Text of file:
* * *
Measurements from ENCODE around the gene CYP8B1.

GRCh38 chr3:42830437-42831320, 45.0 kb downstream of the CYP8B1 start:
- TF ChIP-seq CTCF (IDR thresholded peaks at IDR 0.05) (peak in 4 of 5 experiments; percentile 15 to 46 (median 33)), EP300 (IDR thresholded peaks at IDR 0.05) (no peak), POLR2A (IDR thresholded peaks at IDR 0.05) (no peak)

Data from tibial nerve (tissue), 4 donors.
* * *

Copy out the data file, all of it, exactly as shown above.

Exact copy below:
Measurements from ENCODE around the gene CYP8B1.

GRCh38 chr3:42830437-42831320, 45.0 kb downstream of the CYP8B1 start:
- TF ChIP-seq CTCF (IDR thresholded peaks at IDR 0.05) (peak in 4 of 5 experiments; percentile 15 to 46 (median 33)), EP300 (IDR thresholded peaks at IDR 0.05) (no peak), POLR2A (IDR thresholded peaks at IDR 0.05) (no peak)

Data from tibial nerve (tissue), 4 donors.